Box office report: 'Oz' endures with $42.2 million
James Franco had a great weekend at the box office. Not only did his $215 million blockbuster Oz The Great and Powerful top the chart for a second time, his edgy indie Spring Breakers made a big splash in limited release.
Oz dropped by a modest 47 percent to $42.2 million this weekend, lifting its domestic total to $145 million. In doing so, Oz surpassed Identity Thief to become the biggest hit of 2013 so far. Overseas, Oz hasn’t had quite as magical of a run. The film conjured another $46.6 million from 55 territories (about 85 percent of the international market) and has now grossed a $136.8 million abroad. The fact that the domestic total still leads the international total for an effects-driven spectacle is a testament to The Wizard of Oz’s enduring equity in American culture and its lack of such equity overseas. Still, let’s not pretend that Disney is sad about a 10-day total of $281.8 million worldwide.
Halle Berry’s thriller The Call took second place with a better-than-expected $17.1 million debut. For Berry, who has recently endured a string of flops like Cloud Atlas and New Year’s Eve, The Call marks the best opening weekend since 2006’s X-Men: The Last Stand, which started with $102.5 million. Excluding the X-Men films, The Call is the third strongest debut for a film with Berry in a leading role. Only Gothika ($19.3 million) and Swordfish ($18.1 million) have opened better.
Sony/TriStar, which acquired the $15 million R-rated film from Troika Pictures, effectively marketed The Call to women, and according to the studio, the opening-weekend audience was 61 percent female and 47 percent below the age of 30 — and it also played very well with African-American moviegoers. The Call earned a “B+” CinemaScore grade.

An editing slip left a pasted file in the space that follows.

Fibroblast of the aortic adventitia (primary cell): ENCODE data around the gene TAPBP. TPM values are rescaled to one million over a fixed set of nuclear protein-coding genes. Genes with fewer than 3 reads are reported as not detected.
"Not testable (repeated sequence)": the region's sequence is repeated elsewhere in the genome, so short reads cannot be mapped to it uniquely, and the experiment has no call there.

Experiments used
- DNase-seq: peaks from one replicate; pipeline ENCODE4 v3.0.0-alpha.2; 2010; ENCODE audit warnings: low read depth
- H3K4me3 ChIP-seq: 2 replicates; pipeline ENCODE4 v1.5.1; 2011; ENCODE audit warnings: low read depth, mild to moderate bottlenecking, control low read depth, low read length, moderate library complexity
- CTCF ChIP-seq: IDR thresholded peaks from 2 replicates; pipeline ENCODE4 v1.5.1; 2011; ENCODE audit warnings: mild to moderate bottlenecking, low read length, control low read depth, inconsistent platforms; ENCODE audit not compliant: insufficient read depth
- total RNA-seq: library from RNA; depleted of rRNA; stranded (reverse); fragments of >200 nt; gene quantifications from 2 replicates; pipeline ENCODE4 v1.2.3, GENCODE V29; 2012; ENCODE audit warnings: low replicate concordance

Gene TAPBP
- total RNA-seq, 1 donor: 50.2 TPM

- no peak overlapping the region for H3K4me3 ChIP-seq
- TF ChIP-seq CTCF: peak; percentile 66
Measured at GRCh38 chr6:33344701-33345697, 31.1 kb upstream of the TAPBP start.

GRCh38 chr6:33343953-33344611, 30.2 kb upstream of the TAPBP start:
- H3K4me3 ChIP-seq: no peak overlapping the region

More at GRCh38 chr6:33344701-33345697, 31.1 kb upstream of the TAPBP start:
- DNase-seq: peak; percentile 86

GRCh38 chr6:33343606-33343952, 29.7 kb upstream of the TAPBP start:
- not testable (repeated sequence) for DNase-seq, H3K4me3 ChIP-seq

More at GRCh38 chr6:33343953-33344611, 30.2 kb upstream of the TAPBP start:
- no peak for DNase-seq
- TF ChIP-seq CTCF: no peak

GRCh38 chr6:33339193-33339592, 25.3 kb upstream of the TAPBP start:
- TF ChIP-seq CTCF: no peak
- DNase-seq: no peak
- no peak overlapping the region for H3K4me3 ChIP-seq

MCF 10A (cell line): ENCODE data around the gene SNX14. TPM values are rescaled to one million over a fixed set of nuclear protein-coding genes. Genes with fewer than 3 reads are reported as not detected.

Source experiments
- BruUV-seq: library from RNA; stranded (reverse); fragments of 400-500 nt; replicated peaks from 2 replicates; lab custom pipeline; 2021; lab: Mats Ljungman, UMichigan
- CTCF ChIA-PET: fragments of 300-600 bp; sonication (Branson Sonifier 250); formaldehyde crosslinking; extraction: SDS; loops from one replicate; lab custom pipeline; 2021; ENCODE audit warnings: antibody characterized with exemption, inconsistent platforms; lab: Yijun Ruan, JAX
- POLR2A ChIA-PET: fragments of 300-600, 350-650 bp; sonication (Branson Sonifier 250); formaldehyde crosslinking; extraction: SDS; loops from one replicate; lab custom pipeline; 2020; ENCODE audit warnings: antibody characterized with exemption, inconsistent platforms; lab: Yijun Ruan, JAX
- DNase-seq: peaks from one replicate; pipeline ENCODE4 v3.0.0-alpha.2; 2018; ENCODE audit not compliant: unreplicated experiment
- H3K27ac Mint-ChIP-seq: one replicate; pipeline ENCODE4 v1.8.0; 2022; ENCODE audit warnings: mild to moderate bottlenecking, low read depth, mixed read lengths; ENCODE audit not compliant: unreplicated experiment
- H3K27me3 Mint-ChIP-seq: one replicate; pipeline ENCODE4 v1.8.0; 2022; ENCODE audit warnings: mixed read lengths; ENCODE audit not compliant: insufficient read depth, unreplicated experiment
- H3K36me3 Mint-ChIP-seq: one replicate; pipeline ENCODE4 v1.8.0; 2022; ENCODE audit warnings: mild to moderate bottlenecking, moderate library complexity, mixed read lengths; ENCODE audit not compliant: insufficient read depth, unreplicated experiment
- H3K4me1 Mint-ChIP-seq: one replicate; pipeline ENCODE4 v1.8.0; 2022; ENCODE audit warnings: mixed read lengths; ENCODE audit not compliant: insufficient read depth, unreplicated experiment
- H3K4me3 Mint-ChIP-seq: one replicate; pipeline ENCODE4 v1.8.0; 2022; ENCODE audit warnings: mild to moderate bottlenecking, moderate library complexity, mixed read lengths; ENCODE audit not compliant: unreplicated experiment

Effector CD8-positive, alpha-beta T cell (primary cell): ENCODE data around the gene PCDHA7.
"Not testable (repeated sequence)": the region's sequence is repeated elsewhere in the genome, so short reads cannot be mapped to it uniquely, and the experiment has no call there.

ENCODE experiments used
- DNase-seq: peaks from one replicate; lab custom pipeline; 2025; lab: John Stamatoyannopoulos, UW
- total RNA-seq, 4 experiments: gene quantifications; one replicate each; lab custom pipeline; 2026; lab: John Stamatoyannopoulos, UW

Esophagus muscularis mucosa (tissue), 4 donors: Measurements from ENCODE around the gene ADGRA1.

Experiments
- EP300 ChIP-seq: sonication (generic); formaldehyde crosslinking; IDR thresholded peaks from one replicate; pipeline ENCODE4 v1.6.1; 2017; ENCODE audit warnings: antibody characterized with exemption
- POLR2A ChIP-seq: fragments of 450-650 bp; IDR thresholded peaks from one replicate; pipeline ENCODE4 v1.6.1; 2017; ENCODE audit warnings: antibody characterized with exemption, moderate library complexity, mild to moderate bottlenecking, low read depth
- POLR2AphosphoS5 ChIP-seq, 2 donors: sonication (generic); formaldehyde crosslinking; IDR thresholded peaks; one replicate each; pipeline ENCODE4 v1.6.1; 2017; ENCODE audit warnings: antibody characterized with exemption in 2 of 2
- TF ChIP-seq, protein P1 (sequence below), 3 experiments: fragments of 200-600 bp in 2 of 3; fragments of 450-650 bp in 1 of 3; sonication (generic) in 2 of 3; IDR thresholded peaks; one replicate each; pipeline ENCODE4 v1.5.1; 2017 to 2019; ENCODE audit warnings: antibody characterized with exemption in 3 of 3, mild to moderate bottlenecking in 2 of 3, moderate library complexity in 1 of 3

Down in third place was the magician comedy The Incredible Burt Wonderstone, which failed to conjure box-office magic with a dismal $10.3 million debut. For Jim Carrey, Burt Wonderstone‘s debut is the worst since 2004’s Eternal Sunshine of the Spotless Mind, which opened with $8.2 million and found Carrey playing against his typical comedic persona. For Steve Carrell, Burt Wonderstone got off to a better start than last year’s Seeking a Friend for the End of the World, but considering that film took in just $3.8 million in its first three days, that isn’t saying much.
Burt Wonderstone is now the fifth straight Warner Bros. film to disappoint in 2013. Following Gangster Squad ($45.9 million gross vs. $60 million budget), Bullet to the Head ($9.5 million vs. reported $55 million budget), Beautiful Creatures ($19.1 million vs. $60 million budget), and Jack the Giant Slayer ($53.9 million vs. $195 million budget), Burt Wonderstone‘s failure likely has Warner Bros. and New Line, which spent $32 million to produce the film, eagerly looking ahead to the release of The Hangover Part III in May. Distressingly, audiences gave Burt Wonderstone a bad “C+” CinemaScore grade.
Two holdovers rounded out the Top 5. In fourth, Jack the Giant Slayer fell 37 percent to $6.2 million, giving the expensive beanstalk tale $53.9 million after three weekends. Universal’s $35 million comedy smash Identity Thief stuck around for one final weekend in fifth place, dipping 29 percent to $4.5 million. After six weeks, Identity Thief has stolen $123.7 million.
1. Oz The Great and Powerful – $42.2 million
2. The Call – $17.1 million
3. The Incredible Burt Wonderstone – $10.3 million
4. Jack the Giant Slayer – $6.2 million
5. Identity Thief – $4.5 million
Harmony Korine’s Spring Breakers, which has garnered ample publicity due to former Disney starlets Vanessa Hudgens and Selena Gomez traipsing about in their bikinis, scored a sizzling debut in limited release. The film, which also stars James Franco, garnered $270,000 from just three theaters, giving it an eye-popping $90,000 average.
Check back next weekend for full box-office coverage on Admission, The Croods, and Olympus Has Fallen.
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